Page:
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Selecting a Contractor

Wyeth Woodworking and Remodeling is a member of the National Association of the Remodeling Industry, which requires its members to embody the core values it was built on:

Professional: Ethical and honest; committed to high standards
Open: Diverse and respectful; inclusive of many views and dedicated to free expression
Progressive: Informed and knowledgeable; resourceful and flexible
Member Focused: Focused on the importance of success, return on investment and profit lives

Selecting a qualified construction and remodeling professional is not difficult, but it takes research and discernment on your part. Many states require contractors to be bonded or licensed.  Contact your state or local licensing agencies to ensure the contractor you’re selecting meetings all requirements of the state regulatory bureaus. Ask your contractor for a copy of his or her license. Make sure you check with the Better Business Bureau to confirm that there are no complaints against this particular contractor.

What is the best way to find a contractor? Speak with those whom you trust: relatives, friends, neighbors, or business colleagues. Monitor contractor signs in surrounds neighborhoods. Do you like what you see?  Ask potential contractors for samples of their work—pictures and/or potential walk-throughs.

Is your contractor insured? Ask to see a copy of the certification of insurance, write down the name of the insurance agency and call to verify. In addition, ask the contractor's carrier for a copy of their Insurance Accord.  This may be one of the most important steps in choosing a contractor.  Many states require contractors to carry worker’s compensation, property damage and personal liability insurance. However, many states do not require contractors to carry insurance which then leaves the owner financially responsible in the event that an accident occurs.

Only work with a contractor who not only meets the minimum state requirements, but also goes above and beyond. Wyeth Woodworking and Remodeling doesn’t take insurance too seriously. We make sure our contractors and subcontractors are insured and bonded.

Ask your contractor the following questions:

  1. 1.  Do you have employees or do you use subcontractors? 
    2.  What kind of experience do your employees or subcontractors have at this type of work?
    3.  How long have they worked for you?

If the answer is they have employees, then ask the insurance company for a copy of their worker's compensation certificate.  If the answer is they use sub-contractors, then ask contractor for the name and telephone number of the company and call to verify their liability insurance.  Chances are if the contractor is not properly insured, then the sub-contractors that they work with are not as well.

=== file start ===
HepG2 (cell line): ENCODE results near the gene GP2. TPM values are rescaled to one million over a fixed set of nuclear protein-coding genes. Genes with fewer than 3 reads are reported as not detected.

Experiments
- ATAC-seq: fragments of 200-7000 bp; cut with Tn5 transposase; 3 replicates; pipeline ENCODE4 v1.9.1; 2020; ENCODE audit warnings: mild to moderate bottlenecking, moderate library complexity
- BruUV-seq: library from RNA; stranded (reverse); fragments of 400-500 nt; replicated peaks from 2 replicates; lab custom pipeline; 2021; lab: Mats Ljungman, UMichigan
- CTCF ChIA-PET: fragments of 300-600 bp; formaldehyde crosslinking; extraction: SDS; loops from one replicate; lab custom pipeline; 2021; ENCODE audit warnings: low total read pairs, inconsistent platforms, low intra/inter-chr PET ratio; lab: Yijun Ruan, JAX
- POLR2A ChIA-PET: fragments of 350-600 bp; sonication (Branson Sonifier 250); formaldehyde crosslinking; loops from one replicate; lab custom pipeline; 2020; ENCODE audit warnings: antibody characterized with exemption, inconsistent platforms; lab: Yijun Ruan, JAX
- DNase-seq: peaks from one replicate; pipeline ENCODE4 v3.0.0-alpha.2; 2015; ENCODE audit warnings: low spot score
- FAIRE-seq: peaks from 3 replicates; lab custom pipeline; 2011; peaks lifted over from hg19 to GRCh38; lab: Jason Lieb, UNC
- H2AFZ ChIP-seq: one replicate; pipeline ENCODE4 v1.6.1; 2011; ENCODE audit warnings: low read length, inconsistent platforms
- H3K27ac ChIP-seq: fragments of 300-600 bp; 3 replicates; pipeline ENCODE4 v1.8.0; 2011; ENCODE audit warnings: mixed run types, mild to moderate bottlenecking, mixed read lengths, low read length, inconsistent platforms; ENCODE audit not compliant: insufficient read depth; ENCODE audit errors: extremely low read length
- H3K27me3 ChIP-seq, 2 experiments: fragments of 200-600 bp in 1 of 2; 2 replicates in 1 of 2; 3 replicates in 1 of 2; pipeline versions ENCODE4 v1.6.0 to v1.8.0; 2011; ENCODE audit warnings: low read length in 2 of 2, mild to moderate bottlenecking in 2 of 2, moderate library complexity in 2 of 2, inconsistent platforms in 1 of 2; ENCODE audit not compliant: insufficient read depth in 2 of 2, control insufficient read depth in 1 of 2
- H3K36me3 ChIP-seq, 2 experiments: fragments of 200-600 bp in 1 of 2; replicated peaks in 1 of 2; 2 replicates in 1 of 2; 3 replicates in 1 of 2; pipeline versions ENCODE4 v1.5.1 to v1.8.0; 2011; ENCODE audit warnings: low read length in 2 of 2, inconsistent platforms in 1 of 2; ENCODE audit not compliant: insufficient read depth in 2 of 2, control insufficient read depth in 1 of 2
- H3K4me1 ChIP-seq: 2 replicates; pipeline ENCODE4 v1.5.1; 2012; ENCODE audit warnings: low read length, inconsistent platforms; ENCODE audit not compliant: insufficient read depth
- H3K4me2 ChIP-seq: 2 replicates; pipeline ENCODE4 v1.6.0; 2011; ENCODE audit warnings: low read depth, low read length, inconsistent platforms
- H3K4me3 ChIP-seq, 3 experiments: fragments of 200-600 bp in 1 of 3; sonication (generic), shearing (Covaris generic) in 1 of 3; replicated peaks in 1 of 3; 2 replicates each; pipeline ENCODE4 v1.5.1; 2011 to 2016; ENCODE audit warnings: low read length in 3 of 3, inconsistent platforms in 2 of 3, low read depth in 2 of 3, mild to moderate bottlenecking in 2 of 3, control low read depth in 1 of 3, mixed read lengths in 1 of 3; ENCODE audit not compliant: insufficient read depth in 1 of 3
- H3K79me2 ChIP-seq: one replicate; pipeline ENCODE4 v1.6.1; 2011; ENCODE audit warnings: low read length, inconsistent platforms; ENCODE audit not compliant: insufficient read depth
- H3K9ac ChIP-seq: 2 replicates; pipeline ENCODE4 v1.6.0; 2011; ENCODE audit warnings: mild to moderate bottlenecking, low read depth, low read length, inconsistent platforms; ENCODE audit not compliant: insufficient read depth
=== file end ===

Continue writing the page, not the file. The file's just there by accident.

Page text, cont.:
When looking for a contractor, look locally. Find a contractor that is established in your community, and doesn’t just have satellite offices in your area. A locally established company has stock in the community and standards for its surroundings.  We live where you live. We want you to enjoy the community as much as we do. So always get the address of the contractor office and a land telephone number. Never give a deposit to a contractor with only a cell phone number to reach them.

Make sure you understand the scope of the estimate you get and that the contract is comprehensive and well written.  Do you understand every part of the contract? Is the contractor’s name, address and phone number plainly printed on the contract? Is the license number visible? Are the start and completion dates as agreed upon in your consultation? Are you liable for materials or supplies? Go over every detail. If you have a payment schedule, ensure that it is adequately outlined in the contract. Federal law requires all contractors to provide you with two copies of the signed contract along with a three day right to cancel the contract and receive your deposit returned in full.

Go on the NARI website for more information on finding a reliable contractor, design firm or remodeling group: www.nari.org

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